One More Betrayal
You pressed your head hard against my chest the way you always did when night terrors woke me.
The veterinarian’s unmarked scrubs are neat with purple pants that match her mask. We’re the first appointment of the day, but because of COVID every waiting room is a little lonelier, every examination room is a lot more sterile. It’s a warm late-October morning in 2020, when carved pumpkins start to appear on porches amidst decreasing daylight hours.
The vet summons us to the examination room. Because of your size and temperament, I slipped in sedatives before dawn when we routinely go for walks. The first betrayal. I close the door behind us, and we stare at old bleach-stained towels deliberately spread across the linoleum floor. I hear your breathing through your mouth above the buzzing sound of the fluorescent lights. My heart quickens.
A folder bearing your name lies on the center of the table. A blue pen keeps the edges of manila from touching and I instinctively scan for signature blocks. I robotically sign my name. It’s impersonal, like when I was deployed to combat zones before I met you. When all I saw were terrorists and targets but no humans. It took years of therapy to feel. You were with me along this journey, stretching me like a rubber band. I am not shocked how quickly I contract and regress. I do not look back at you.
The veterinarian enters; we know it is time. She hands me a blue nylon muzzle. I stand behind you and lean forward. You pressed your head hard against my chest the way you always did when night terrors woke me. The warm air blowing from your snout used to help soothe me, but now I don’t feel a thing as I maneuver your muzzle. I disregard your whines. Another betrayal. I secure the buckle behind your ears which makes a popping sound. Two vet techs enter. They shave your right leg, insert a catheter, and leave us, as if it was rehearsed.
The vet drones on about procedures and points to two syringes occupying the table. The first one is a sedative; it will make you drowsy. It is clear, and you will fall asleep quickly. The second one is milky and viscous; it will stop your heart.
She administers the sedative. Your blood pours from the catheter. It pools, staining her scrubs. You yelp at their incompetence and the two techs return to reset the catheter. You do your best to fight them off and I reach for my hip automatically only to panic when I realize I do not have a holster and I am no longer in combat, but that my partner is still fighting for his life. I am ashamed to admit how much I wanted to have my pistol with me, to feel the cold steel against my flesh, to align the sights and pull the trigger to end it all. One last betrayal.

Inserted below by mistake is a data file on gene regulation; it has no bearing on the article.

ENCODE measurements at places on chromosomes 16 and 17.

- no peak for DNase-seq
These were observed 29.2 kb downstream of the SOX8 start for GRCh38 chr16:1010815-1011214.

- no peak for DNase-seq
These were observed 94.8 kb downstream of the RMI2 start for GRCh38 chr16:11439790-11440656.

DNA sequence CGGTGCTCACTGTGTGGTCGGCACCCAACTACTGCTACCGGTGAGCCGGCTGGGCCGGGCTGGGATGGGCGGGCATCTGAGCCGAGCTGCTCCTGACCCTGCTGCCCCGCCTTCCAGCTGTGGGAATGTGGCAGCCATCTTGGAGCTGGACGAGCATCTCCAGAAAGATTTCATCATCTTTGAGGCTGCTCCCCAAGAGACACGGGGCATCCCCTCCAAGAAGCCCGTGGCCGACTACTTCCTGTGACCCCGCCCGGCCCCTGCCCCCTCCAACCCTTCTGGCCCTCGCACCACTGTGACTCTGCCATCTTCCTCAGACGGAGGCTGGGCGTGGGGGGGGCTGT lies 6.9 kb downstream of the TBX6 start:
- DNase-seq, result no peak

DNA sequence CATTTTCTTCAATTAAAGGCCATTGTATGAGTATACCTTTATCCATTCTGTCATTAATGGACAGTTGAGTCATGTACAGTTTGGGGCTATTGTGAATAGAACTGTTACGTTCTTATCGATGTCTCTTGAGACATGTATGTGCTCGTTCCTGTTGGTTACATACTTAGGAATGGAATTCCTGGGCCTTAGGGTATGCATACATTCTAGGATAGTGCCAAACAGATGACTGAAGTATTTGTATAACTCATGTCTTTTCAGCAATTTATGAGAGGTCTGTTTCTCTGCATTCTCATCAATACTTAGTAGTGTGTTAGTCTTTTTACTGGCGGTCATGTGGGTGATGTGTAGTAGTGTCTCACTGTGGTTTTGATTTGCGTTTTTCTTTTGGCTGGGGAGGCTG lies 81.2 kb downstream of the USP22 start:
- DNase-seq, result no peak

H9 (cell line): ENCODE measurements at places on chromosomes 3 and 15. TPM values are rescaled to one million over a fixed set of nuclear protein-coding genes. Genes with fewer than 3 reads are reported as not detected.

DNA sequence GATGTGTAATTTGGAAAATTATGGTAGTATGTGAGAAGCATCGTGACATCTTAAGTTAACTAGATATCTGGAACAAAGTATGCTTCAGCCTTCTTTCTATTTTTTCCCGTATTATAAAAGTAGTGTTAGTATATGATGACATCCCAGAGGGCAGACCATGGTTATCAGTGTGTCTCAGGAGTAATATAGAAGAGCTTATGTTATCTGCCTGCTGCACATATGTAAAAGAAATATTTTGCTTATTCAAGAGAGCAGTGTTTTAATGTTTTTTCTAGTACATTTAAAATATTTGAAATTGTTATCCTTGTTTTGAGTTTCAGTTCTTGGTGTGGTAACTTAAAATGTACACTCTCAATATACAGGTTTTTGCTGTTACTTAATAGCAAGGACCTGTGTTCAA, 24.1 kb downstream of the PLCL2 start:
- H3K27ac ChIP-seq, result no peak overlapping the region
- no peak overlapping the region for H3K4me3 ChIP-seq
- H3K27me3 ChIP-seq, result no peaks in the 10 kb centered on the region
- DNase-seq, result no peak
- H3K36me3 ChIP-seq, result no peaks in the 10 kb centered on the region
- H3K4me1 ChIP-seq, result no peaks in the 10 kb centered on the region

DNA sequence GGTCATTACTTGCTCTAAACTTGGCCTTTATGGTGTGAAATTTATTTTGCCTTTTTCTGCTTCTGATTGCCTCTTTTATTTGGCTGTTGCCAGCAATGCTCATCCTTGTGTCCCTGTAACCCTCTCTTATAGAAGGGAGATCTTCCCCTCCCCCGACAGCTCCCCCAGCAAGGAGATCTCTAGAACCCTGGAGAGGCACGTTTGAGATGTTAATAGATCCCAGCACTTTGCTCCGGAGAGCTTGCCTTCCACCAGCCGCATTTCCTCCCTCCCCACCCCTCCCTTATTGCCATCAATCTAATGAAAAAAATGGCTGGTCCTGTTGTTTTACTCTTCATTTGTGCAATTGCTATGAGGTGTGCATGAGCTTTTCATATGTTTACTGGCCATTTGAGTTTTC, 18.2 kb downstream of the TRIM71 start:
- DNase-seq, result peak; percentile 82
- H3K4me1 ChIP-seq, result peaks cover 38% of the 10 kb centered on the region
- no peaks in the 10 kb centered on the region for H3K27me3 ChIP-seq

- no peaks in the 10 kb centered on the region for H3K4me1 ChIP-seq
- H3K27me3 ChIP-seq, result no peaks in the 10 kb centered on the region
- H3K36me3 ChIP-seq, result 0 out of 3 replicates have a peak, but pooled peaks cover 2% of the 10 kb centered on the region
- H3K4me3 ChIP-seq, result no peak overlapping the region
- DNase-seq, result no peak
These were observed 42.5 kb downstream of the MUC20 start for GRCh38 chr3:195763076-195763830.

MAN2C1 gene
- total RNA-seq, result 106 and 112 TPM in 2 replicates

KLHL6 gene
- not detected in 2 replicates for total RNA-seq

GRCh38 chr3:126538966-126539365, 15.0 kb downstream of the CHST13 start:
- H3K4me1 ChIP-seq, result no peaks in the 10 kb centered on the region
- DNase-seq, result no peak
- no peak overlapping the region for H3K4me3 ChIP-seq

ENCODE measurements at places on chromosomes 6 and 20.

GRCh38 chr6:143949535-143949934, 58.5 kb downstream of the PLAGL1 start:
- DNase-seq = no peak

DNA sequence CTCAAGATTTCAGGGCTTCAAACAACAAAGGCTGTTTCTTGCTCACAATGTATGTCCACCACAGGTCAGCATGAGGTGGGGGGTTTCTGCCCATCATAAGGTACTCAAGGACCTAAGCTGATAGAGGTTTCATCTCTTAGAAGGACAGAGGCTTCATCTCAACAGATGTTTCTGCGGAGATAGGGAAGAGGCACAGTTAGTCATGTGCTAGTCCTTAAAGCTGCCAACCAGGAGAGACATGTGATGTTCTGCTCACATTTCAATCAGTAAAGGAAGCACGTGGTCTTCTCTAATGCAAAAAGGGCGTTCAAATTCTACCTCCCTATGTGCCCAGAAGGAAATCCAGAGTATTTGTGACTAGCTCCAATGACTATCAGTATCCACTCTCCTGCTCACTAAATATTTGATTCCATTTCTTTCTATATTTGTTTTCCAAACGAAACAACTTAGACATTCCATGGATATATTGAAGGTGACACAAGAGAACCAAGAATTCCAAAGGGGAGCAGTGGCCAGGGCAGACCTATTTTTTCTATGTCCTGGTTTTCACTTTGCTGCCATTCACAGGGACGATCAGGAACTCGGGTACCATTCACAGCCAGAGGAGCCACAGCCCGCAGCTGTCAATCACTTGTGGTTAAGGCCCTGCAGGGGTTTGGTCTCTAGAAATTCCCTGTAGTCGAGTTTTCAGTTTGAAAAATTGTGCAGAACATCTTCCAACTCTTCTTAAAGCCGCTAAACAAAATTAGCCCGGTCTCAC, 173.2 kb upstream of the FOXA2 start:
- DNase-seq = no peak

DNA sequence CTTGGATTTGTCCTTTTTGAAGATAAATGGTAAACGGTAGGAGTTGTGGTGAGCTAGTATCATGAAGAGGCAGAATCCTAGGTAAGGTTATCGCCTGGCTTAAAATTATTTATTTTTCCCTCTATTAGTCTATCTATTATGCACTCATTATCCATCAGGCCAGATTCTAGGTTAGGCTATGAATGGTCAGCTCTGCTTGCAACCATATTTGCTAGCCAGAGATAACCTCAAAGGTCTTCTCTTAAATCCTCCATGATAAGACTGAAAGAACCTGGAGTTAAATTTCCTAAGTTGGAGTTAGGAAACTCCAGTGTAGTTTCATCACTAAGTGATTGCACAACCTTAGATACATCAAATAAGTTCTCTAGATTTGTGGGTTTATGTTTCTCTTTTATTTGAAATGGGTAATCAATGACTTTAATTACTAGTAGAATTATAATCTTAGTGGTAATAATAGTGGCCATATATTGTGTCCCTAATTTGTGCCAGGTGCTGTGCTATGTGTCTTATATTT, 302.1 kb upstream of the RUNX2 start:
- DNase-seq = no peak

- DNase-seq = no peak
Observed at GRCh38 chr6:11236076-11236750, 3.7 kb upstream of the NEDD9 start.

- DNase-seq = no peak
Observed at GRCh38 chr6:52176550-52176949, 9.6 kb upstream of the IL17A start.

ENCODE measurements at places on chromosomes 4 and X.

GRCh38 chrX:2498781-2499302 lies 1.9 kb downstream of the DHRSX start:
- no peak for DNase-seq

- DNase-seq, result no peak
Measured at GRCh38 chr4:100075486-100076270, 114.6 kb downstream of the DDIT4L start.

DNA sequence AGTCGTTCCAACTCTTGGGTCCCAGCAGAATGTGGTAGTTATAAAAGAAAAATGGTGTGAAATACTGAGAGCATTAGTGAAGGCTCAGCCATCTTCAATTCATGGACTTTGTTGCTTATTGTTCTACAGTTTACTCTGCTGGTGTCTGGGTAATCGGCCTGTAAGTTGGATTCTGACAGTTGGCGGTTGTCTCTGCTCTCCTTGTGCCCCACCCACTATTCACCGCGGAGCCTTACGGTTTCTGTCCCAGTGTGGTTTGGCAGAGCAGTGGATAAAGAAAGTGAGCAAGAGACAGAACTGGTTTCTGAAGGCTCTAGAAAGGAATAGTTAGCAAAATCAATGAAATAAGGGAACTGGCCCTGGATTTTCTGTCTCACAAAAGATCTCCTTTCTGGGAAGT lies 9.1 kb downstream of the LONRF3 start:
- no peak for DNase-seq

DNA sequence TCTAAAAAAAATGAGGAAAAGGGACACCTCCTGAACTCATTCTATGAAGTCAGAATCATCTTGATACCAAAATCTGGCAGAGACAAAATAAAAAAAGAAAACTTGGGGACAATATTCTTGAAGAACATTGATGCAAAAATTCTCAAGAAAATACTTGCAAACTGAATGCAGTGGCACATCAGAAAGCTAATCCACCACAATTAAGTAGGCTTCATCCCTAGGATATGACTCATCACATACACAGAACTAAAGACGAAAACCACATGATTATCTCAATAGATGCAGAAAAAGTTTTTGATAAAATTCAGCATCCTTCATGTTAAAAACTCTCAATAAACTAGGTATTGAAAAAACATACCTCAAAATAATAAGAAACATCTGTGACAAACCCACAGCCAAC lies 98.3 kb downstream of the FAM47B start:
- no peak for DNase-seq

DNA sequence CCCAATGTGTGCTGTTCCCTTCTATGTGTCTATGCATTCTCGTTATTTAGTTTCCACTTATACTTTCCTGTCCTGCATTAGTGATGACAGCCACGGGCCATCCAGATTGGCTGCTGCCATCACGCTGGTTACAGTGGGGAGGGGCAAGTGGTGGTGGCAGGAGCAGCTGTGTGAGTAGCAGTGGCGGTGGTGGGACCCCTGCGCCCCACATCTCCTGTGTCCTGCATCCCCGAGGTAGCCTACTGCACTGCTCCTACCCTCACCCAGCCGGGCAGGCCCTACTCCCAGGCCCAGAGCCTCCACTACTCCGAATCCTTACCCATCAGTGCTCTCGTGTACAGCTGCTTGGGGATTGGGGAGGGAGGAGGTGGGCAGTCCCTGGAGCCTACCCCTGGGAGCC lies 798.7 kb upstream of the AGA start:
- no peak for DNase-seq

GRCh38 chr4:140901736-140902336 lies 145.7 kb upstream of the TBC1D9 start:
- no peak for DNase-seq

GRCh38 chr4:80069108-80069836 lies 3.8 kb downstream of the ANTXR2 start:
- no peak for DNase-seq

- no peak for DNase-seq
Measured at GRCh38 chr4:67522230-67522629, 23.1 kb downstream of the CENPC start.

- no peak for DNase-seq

Your legs buckle when they regain control and administer both syringes. I recite a poem about grief as your body gets colder. I feel numb, yet admire how peaceful you look. The vet takes her stethoscope and places it on your chest. I notice how tired she looks in her sweaty scrubs with all the splattered blood, drool, and hair. She pronounces you dead and walks away.
The vet techs plaster your paw print. Weeks later I will pick it up along with your ashes. I will buy a pistol a few months after that. I will lie to my family when I say it is to protect me, the way you used to. I will look at it, feel the weight of it, and secure it in a vault.
And I will place your paw print next to it.
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Francisco Martínezcuello is a student at the UC Berkeley Graduate School of Journalism – Class of ’22. He was born in Santo Domingo, República Dominicana and raised on Long Island, New York. His passion for storytelling began as a teenager and continued throughout his 20 years of Marine Corps service. He serves as an editor and contributing writer to Panorama: The Journal of Intelligent Travel. He is an Into the Fire Writing Retreat Scholarship Recipient, a Virginia Center for the Creative Arts Fellow, and a contributing co-editor of the veteran anthology, Incoming: Sex, Drugs, and Copenhagen. Francisco has been published in Hippocampus Magazine, Iron & Air Magazine, Hobart Pulp, Construction Literary Magazine, The War Horse, Split Lip Magazine, River Teeth: Beautiful Things, Collateral Journal and the Dominican Writer’s Association. Publications and social media are posted on his website – www.themotorcyclewriter.com.